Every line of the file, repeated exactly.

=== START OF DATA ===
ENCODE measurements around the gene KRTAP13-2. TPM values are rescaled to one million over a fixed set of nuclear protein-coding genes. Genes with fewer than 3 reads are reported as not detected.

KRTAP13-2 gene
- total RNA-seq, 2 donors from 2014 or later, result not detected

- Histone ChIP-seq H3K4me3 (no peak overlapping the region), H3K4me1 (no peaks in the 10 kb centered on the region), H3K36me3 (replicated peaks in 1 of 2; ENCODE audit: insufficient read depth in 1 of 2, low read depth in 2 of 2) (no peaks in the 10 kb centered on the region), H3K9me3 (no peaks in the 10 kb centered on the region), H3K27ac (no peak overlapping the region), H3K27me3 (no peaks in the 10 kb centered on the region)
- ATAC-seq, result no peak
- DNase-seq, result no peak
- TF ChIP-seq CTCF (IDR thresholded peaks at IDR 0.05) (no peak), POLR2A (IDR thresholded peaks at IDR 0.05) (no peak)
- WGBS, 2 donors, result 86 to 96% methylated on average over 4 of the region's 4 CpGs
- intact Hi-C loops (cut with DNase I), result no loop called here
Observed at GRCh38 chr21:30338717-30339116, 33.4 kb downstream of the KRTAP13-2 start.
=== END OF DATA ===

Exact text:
ENCODE measurements around the gene KRTAP13-2. TPM values are rescaled to one million over a fixed set of nuclear protein-coding genes. Genes with fewer than 3 reads are reported as not detected.

KRTAP13-2 gene
- total RNA-seq, 2 donors from 2014 or later, result not detected

- Histone ChIP-seq H3K4me3 (no peak overlapping the region), H3K4me1 (no peaks in the 10 kb centered on the region), H3K36me3 (replicated peaks in 1 of 2; ENCODE audit: insufficient read depth in 1 of 2, low read depth in 2 of 2) (no peaks in the 10 kb centered on the region), H3K9me3 (no peaks in the 10 kb centered on the region), H3K27ac (no peak overlapping the region), H3K27me3 (no peaks in the 10 kb centered on the region)
- ATAC-seq, result no peak
- DNase-seq, result no peak
- TF ChIP-seq CTCF (IDR thresholded peaks at IDR 0.05) (no peak), POLR2A (IDR thresholded peaks at IDR 0.05) (no peak)
- WGBS, 2 donors, result 86 to 96% methylated on average over 4 of the region's 4 CpGs
- intact Hi-C loops (cut with DNase I), result no loop called here
Observed at GRCh38 chr21:30338717-30339116, 33.4 kb downstream of the KRTAP13-2 start.